12. Ontogenetic shifts in functional morphology of dragonfly legs (Odonata: Anisoptera).

    Science.gov (United States)

    Leipelt, Klaus Guido; Suhling, Frank; Gorb, Stanislav N

    2010-12-01

    Anisopteran leg functions change dramatically from the final larval stadium to the adult. Larvae use legs mainly for locomotion, walking, climbing, clinging, or burrowing. Adults use them for foraging and grasping mates, for perching, clinging to the vegetation, and for repelling rivals. In order to estimate the ontogenetic shift in the leg construction from the larva to the adult, this study quantitatively compared lengths of fore, mid, and hind legs and the relationships between three leg segments, femur, tibia, and tarsus, in larval and adult Anisoptera of the families Gomphidae, Aeshnidae, Cordulegastridae, Corduliidae, and Libellulidae, represented by two species each. We found that leg segment length ratio as well as ontogenetic shift in length ratios was different between families, but rather similar within the families. While little ontogenetic shift occurred in Aeshnidae, there were some modifications in Corduliidae and Libellulidae. The severest shift occurred in Gomphidae and Cordulegastridae, both having burrowing larvae. These two families form a cluster, which is in contrast to their taxonomic relationship within the Anisoptera. Cluster analysis implies that the function of larval legs is primarily responsible for grouping, whereas adult behavior or the taxonomic relationships do not explain the grouping. This result supports the previous hypothesis about the convergent functional shift of leg characters in the dragonfly ontogenesis. PMID:21036021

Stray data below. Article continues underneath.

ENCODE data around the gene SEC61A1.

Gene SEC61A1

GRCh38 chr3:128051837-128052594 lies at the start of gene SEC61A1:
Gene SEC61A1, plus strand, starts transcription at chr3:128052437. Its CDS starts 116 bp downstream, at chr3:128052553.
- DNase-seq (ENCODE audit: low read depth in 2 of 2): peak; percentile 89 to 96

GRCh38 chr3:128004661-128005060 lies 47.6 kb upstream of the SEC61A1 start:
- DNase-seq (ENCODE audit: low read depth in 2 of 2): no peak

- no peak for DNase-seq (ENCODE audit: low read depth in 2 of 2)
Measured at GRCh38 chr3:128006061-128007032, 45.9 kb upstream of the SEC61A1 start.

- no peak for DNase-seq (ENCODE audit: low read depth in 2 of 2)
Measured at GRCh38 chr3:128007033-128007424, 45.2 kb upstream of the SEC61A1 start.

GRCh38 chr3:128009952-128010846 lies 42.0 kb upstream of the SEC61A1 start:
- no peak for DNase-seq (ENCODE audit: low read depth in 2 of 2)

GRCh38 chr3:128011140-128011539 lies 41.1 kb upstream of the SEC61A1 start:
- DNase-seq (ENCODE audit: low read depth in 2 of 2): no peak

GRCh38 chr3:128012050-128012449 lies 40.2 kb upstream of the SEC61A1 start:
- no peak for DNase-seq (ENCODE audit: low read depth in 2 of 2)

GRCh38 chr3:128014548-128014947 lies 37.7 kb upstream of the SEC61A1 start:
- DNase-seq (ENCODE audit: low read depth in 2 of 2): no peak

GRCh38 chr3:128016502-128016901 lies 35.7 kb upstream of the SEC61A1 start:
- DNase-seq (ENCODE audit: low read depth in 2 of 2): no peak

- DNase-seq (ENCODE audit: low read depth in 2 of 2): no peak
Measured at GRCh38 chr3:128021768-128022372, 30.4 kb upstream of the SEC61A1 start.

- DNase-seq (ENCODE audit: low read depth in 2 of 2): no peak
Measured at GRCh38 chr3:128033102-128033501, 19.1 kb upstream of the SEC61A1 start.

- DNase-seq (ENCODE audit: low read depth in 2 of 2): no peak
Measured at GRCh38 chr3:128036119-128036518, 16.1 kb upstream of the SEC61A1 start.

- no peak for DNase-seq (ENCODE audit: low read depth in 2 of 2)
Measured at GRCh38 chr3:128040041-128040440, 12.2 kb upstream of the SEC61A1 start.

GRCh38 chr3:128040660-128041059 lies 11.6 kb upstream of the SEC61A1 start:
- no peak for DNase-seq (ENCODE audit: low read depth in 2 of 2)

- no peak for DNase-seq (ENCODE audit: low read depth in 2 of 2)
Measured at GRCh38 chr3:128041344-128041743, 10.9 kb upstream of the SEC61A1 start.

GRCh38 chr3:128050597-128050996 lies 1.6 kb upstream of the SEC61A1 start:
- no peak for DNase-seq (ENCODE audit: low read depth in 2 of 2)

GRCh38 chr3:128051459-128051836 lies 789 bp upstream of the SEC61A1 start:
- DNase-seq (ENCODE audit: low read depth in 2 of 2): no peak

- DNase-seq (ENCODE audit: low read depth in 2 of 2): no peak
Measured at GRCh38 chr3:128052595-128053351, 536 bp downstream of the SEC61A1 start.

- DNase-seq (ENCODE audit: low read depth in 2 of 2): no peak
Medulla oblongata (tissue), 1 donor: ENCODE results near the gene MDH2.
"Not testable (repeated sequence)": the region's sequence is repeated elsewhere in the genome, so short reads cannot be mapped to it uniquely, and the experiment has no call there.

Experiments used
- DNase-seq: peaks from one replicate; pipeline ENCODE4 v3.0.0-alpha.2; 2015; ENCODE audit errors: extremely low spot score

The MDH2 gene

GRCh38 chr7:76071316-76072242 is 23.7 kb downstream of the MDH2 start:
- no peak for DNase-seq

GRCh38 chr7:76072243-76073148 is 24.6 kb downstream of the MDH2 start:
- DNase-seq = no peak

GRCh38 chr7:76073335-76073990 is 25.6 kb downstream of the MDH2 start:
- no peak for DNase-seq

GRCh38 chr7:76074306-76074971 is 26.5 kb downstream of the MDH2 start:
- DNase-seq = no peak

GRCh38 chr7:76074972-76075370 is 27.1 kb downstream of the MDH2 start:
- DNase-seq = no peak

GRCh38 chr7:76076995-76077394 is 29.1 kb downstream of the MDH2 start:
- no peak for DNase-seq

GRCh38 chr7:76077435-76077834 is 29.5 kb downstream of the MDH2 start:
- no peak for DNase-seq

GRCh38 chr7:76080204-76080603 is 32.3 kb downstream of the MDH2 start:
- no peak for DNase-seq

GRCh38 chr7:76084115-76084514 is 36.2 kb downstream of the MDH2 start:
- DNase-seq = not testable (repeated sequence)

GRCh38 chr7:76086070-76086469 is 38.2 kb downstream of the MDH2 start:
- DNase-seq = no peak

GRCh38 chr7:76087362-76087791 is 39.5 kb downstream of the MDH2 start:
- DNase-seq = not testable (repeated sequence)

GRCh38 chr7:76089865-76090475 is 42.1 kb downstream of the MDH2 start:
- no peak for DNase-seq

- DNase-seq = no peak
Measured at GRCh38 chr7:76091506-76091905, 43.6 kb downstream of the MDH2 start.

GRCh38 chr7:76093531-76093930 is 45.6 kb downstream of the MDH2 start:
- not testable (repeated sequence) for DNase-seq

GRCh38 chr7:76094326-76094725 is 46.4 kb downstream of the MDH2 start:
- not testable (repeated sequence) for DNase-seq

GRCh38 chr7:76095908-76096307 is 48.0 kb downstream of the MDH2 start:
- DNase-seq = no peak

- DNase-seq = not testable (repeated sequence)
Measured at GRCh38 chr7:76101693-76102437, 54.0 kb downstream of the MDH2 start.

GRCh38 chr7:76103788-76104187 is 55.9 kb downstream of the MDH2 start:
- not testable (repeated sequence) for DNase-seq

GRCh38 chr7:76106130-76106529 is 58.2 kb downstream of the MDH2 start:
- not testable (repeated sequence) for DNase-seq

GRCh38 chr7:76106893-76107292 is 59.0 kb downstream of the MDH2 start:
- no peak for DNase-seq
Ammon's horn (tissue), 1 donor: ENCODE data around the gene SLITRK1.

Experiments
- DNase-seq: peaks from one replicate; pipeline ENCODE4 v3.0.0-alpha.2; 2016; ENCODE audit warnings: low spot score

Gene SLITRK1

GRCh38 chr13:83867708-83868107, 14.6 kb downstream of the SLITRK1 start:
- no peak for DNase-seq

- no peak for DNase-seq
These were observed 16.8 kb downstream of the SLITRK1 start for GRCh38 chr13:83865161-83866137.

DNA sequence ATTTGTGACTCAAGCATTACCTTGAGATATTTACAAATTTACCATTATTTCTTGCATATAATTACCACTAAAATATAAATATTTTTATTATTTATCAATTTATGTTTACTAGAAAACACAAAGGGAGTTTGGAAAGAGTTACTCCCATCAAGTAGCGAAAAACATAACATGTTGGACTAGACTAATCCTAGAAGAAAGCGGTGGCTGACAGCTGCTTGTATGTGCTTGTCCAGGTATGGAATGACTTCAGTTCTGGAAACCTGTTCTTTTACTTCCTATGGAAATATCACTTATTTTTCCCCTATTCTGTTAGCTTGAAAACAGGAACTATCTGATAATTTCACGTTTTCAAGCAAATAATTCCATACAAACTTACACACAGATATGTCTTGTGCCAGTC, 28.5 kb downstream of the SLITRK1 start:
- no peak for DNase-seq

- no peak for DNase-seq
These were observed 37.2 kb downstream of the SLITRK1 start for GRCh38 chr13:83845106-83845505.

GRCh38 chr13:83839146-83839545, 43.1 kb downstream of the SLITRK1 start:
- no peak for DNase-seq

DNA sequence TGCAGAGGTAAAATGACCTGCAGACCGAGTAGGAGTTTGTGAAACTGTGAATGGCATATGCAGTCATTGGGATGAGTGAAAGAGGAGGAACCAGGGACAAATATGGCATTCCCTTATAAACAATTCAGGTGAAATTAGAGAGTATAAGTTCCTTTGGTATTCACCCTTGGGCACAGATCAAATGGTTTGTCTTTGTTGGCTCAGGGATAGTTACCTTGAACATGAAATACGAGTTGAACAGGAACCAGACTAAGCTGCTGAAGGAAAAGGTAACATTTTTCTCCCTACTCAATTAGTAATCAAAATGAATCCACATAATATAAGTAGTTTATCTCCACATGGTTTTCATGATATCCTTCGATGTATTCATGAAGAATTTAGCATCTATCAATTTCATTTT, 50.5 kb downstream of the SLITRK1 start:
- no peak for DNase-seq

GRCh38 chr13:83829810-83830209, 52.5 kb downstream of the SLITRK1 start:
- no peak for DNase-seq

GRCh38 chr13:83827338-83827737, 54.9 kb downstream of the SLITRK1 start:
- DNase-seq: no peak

13. Seasonal and spatial ontogenetic movements of Gerreidae in a Brazilian tropical estuarine ecocline and its application for nursery habitat conservation.

    Science.gov (United States)

    Ramos, J A A; Barletta, M; Dantas, D V; Costa, M F

    2016-07-01